JC: We have had the Taxpayers Bill of Rights for over a decade now and it has not overly complicated the ballot. All tax elections have to be held on the general election day which is the second Tuesday in November. Cities or counties will add questions on TABOR overrides, that is keeping the change or raising taxes, and so far the people of Colorado have easily adapted to these questions and, in fact, expect them and debate them as any other issue.
FC: How big are the ballots?
JC: Ballots are actually relatively small. Every now and then a city or a county or a local government will place a question on for a taxpayer override and, therefore, there will be a small ballot question which is a paragraph long. So very, very, short.
FC: How difficult was it to pass TABOR in the first place?
JC: Colorado has a citizen’s initiative process which allows individuals to petition to get questions on the ballot. The Taxpayer Bill of Rights passed on its third such attempt and that was in 1992.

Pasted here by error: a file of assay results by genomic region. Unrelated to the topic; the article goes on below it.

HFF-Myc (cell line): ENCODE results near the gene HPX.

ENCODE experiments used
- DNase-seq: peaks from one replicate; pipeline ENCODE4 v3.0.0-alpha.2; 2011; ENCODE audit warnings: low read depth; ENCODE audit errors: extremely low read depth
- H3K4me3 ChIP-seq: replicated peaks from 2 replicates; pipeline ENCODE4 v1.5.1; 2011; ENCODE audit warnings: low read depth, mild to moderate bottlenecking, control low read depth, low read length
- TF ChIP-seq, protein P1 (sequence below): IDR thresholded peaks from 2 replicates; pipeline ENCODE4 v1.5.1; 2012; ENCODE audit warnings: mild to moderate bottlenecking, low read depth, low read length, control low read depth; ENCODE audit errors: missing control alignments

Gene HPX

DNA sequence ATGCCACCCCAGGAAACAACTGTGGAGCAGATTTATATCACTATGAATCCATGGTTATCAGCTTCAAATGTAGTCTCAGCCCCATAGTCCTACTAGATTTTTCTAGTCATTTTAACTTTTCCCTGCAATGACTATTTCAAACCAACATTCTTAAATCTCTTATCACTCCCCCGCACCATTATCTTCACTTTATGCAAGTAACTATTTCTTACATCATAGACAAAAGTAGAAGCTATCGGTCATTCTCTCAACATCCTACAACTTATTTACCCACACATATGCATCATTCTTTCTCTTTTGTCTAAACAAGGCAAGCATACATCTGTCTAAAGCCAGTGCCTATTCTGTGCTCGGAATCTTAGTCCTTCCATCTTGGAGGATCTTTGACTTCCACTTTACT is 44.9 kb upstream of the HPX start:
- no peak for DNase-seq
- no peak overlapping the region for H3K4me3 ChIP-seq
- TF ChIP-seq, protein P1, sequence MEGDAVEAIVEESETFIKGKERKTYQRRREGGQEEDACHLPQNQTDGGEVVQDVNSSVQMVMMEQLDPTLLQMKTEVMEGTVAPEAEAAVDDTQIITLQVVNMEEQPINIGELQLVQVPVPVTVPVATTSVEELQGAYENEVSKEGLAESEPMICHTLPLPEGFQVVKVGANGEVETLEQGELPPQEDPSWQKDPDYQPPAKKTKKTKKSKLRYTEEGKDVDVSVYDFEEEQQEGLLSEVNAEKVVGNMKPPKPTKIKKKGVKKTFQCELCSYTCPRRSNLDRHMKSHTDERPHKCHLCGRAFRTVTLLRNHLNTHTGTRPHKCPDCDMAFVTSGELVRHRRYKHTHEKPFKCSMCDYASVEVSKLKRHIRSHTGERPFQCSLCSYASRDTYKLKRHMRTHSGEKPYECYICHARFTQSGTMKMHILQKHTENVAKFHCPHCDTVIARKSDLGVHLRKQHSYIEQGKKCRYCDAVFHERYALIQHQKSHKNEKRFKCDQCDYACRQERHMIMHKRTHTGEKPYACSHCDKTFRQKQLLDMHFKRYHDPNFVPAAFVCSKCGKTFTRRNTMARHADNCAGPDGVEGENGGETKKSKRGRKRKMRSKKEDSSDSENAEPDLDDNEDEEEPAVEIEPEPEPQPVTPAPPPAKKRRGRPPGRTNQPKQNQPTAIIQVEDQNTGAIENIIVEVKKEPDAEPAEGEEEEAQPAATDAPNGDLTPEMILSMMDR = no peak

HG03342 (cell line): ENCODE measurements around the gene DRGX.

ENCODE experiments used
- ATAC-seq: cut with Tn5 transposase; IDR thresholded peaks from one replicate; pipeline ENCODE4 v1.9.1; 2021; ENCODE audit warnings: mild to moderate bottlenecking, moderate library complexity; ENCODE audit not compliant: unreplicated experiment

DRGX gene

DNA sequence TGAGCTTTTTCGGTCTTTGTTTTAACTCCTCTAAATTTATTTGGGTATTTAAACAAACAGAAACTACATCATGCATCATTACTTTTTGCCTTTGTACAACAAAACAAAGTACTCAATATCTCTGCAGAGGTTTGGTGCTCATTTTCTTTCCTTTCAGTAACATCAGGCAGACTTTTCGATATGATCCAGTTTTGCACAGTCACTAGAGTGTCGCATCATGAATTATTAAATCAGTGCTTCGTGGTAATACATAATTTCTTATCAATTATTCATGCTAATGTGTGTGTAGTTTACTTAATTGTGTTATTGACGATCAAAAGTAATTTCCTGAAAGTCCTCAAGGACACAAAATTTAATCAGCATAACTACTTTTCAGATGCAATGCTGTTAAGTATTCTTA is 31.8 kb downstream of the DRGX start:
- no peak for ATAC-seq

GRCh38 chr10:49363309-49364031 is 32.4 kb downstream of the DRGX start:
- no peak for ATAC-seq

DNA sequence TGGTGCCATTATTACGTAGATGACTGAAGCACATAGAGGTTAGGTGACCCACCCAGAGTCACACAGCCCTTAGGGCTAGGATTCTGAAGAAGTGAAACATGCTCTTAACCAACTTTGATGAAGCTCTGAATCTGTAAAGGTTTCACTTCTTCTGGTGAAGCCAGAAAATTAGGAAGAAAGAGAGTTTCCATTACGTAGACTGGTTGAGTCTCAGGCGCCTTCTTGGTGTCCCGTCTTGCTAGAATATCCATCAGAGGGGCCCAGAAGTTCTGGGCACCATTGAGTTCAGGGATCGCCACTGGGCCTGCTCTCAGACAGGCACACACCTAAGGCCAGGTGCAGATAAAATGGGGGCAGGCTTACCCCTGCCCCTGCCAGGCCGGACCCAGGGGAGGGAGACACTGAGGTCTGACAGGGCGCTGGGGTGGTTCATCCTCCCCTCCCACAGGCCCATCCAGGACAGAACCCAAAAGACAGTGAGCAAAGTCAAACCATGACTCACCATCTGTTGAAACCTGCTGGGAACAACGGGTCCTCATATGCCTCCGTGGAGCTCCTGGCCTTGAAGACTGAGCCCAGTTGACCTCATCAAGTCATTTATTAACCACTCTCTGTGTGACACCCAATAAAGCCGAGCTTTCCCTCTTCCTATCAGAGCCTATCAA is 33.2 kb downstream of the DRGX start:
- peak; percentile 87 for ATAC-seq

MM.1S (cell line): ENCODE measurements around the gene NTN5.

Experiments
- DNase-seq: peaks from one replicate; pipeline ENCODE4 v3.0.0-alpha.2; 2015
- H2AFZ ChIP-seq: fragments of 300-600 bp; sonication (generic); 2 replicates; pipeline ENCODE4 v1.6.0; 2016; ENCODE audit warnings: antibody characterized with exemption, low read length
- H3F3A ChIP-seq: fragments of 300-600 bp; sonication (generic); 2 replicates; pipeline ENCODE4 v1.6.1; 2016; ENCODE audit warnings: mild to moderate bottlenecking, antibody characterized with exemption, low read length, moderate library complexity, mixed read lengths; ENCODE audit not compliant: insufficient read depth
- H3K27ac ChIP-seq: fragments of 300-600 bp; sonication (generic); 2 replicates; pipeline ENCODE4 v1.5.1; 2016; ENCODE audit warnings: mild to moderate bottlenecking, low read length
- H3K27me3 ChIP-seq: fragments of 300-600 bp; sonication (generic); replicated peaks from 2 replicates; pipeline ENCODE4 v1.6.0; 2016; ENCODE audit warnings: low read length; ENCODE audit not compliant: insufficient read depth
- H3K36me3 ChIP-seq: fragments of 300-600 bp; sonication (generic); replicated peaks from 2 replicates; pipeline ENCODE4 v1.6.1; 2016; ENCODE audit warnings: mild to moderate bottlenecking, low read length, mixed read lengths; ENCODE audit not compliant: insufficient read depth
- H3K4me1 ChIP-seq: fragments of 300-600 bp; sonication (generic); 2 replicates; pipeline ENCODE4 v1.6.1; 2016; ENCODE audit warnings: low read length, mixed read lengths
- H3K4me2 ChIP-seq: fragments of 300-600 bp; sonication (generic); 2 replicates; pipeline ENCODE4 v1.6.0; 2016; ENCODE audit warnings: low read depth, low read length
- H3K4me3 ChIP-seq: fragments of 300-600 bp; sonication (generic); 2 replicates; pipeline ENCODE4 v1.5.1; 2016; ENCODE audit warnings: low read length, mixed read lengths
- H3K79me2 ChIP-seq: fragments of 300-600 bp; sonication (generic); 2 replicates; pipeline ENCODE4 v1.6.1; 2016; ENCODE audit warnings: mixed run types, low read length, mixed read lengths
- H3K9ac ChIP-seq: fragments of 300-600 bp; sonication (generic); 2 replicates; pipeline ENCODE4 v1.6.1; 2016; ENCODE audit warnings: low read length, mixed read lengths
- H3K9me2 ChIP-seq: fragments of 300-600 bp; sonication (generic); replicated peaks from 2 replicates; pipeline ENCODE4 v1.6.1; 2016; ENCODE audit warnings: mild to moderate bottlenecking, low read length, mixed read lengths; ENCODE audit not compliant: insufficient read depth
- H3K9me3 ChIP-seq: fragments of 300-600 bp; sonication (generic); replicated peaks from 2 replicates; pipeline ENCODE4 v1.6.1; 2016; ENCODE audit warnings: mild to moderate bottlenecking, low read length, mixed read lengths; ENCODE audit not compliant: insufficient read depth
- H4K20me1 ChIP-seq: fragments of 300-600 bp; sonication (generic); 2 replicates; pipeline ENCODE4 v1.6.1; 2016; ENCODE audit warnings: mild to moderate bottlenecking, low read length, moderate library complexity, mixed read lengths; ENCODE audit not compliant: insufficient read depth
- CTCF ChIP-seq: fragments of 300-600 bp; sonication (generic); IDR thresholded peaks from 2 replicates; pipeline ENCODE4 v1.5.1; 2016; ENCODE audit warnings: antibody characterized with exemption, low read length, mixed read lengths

FC: Did state politicians appreciate how much power they were losing in the process?
JC: The governor of Colorado at the time was so fearful of TABOR that he warned that, should it pass, we could just put a “going out of business” sign on the entrance to Colorado. In fact, in the decade after TABOR, Colorado’s economy soared and the size of government certainly didn’t wither. Thanks to the adjustments for population and inflation, the state government grew by 64% in a decade.
FC: Some here would say that this type of restriction on government would damage the economy. What would you say to that?
JC: Job growth in Colorado grew substantially higher than in most other states under the Taxpayer Bill of Rights. The Taxpayer Bill of Rights has fostered a terrific climate for businesses coming to Colorado. Businesses want to know that there is fiscal stability as well as tax stability. Many companies have located in Colorado because they know that taxes will not be easily raised on their industries. Compared to other states throughout the country, Colorado in the last decade has seen incredible prosperity.